In his first three months in office, Biden has signed a $1.9 trillion covid-19 relief bill — passed without a single GOP vote — and has shepherded direct payments of $1,400 per person to more than 160 million households. Hundreds of billions of dollars in aid will soon arrive for state and local governments, enough money that some forecast overall U.S. growth this year could eclipse 6% — a level not seen since 1984. Administration officials are betting that it will be enough to bring back by next year all 8.4 million jobs lost to the pandemic.
A significant amount of funding proposed Wednesday would ensure that eligible families receive at least $250 monthly per child through 2025, extending the enhanced tax credit that was part of Biden’s covid-19 aid. There would be more than $400 billion for subsidized child care and free preschool for all 3- and 4-year-olds.
A combined $425 billion would go to permanently reduce health insurance premiums for people who receive coverage through the Patient Protection and Affordable Care Act, as well a national paid family and medical leave program. Further spending would be directed toward Pell Grants, toward historically Black and tribal institutions, and toward allowing people to attend community college tuition-free for two years.
Funding all of this would involve a series of tax increases on the wealthy that would raise about $1.5 trillion over a decade.
Biden said in his address that he’s “not looking to punish anybody” but does plan to raise taxes on the wealthiest Americans.
The president wasn’t shy about saying that he’d pay for his $1.8 trillion spending package by raising taxes on the rich. He criticized the Republican-backed 2017 tax cuts, saying they created large deficits while mostly benefiting the richest Americans.
He said his plan would most help the middle class, and he pledged not to raise taxes on those Americans.
Sen. Tim Scott of South Carolina, the Senate’s only Black Republican, was tapped to give the GOP response to Biden’s speech. In the hours leading up to the address, other Republicans tagged Biden’s agenda as out of the mainstream and criticized him for not doing more to work with their party.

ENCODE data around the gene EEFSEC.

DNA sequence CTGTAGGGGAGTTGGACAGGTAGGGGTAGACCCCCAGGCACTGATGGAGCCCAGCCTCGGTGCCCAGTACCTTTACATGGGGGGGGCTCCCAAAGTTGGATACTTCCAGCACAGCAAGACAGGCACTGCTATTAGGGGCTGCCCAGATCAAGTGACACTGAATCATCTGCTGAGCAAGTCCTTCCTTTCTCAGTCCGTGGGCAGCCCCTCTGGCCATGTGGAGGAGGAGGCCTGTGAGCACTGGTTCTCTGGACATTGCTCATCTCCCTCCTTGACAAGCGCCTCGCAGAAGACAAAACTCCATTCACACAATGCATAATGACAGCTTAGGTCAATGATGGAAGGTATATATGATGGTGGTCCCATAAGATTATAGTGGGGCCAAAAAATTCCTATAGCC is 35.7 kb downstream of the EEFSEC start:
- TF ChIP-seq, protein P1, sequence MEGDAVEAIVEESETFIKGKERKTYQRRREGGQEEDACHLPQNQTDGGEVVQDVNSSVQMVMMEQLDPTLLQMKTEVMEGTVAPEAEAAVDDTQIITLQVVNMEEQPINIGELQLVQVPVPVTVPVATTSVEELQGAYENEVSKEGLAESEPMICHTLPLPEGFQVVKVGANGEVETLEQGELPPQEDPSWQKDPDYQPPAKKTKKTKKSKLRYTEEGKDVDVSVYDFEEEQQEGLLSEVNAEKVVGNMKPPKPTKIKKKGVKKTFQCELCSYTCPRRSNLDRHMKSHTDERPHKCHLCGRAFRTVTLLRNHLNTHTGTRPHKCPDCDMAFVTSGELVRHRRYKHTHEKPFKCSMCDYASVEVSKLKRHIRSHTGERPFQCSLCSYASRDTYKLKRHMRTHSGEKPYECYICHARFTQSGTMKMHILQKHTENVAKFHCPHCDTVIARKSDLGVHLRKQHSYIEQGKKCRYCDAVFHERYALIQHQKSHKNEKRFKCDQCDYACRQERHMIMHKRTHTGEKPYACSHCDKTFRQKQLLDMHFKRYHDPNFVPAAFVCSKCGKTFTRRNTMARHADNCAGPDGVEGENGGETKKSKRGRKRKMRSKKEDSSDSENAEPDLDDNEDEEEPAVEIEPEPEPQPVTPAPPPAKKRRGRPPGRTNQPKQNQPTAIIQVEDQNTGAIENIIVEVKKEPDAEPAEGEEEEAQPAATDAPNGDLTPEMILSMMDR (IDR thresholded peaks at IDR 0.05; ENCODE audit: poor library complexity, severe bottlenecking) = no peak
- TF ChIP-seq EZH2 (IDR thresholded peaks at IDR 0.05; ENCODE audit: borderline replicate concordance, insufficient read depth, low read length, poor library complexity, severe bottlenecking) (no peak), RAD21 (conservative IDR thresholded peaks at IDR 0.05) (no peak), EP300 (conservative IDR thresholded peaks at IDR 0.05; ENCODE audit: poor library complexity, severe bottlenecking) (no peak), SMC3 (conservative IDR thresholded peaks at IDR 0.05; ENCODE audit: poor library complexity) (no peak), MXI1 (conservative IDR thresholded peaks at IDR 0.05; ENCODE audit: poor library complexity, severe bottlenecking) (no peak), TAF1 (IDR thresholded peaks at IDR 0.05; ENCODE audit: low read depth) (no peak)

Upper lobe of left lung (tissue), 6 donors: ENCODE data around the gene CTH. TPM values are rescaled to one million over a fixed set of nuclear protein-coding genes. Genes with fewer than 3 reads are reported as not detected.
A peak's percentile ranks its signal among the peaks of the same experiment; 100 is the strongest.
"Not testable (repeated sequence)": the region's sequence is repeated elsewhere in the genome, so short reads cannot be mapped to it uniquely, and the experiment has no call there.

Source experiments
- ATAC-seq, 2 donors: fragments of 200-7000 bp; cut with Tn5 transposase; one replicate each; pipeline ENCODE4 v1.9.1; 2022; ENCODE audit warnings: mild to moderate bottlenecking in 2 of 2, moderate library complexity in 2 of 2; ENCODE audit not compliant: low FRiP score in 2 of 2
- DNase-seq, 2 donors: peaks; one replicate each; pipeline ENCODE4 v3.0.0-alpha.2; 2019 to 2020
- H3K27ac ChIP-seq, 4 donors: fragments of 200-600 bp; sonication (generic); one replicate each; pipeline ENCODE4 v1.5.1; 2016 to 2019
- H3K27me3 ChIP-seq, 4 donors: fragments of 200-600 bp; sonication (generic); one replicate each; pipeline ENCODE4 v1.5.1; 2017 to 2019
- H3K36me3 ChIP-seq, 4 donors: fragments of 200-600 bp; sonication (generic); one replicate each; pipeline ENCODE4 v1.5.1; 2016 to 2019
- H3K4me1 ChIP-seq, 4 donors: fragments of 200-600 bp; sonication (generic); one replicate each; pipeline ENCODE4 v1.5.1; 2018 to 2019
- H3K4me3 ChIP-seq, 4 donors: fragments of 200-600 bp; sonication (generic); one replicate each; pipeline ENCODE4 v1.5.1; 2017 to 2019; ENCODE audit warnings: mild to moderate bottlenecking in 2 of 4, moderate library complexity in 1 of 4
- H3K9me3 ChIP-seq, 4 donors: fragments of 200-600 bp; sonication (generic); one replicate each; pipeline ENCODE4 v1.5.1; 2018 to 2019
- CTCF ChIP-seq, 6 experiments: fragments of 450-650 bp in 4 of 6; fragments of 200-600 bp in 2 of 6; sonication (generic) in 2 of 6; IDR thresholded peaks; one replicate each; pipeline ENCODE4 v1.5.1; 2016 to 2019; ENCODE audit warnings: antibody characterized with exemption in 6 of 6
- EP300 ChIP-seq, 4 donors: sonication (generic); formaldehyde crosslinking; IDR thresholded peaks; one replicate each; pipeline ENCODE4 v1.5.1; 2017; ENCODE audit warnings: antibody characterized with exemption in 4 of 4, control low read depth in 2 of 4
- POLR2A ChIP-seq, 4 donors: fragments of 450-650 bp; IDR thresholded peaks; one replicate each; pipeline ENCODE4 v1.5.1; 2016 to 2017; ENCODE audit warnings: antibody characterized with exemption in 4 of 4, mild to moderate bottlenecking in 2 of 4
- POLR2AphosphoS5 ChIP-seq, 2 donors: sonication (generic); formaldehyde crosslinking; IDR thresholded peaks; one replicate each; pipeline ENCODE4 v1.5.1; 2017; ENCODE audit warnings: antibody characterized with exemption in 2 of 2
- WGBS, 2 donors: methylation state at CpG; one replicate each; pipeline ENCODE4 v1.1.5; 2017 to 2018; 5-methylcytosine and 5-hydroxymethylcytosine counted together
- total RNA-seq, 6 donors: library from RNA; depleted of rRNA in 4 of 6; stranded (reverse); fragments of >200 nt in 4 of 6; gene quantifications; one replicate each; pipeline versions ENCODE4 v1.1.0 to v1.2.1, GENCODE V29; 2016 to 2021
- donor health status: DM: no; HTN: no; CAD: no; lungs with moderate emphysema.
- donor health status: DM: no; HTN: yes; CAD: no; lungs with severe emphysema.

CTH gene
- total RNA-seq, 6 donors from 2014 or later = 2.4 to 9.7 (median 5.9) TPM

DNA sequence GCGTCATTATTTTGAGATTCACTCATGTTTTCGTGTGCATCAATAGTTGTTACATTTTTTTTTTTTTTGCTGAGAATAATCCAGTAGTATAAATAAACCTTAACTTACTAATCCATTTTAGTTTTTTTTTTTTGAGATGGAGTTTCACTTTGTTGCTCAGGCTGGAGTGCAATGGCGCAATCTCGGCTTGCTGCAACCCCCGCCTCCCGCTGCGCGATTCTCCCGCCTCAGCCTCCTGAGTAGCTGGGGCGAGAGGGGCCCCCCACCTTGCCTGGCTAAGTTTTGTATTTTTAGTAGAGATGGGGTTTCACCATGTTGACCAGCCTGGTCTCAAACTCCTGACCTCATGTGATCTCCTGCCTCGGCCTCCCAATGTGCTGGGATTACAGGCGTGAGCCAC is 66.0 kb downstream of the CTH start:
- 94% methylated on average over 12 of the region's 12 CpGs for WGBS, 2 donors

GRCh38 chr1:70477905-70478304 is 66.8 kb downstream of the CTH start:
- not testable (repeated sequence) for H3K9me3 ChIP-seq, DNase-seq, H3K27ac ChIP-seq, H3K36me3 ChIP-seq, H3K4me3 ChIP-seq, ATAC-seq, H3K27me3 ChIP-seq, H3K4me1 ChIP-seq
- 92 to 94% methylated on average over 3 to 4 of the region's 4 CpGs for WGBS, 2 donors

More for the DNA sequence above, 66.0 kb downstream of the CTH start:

Senate Minority Leader Mitch McConnell, R-Ky., said in a Senate floor speech that Biden and his administration were more interested in offering “catnip for their liberal base” than pursuing promised unity.
“Back in January, many Americans hoped they could take the incoming president at his word,” McConnell said. “The first 100 days have left much to be desired.”
CALLING FOR CHANGE
Biden also used his address to touch on the broader national reckoning over race in America, saying the United States has “to come together to rebuild trust between law enforcement and the people they serve.”
He called on lawmakers to pass police overhaul legislation by the May 25 anniversary of the death of George Floyd. Biden mentioned the legislation in his speech and said that “the country supports this reform, and Congress should act.” The House has passed the overhaul of policing and law enforcement, but it has yet to clear the Senate.
“We have a real chance to root out systemic racism,” Biden said.
The president also called for bipartisan action in Congress on fighting gun violence.
“This is not a Democrat or Republican issue,” but “it’s an American issue,” he said.
Biden outlined a number of what he called “reasonable reforms.” Examples include universal background checks and banning assault weapons and high-capacity magazines, which he said “have overwhelming support from the American people.”
Biden also had a message for gun-rights advocates who say that those kinds of restrictions would impinge upon their constitutional rights. “We’re not changing the Constitution; we’re being reasonable,” he said.
Biden ended his first address to the joint session of Congress by reaching to evoke the sweep of history. He said the notion of “we the people” is actually “the government, you and I.”
He concluded by saying that as the country begins to confront a new chapter against the pandemic, “There is not a single thing, nothing, nothing beyond our capacity. We can do whatever we set our minds to it as long as we do it together.”
Information for this article was contributed by Jonathan Lemire, Josh Boak, Darlene Superville, Michael Tackett and staff members of The Associated Press; and by Matt Viser and Tyler Pager of The Washington Post.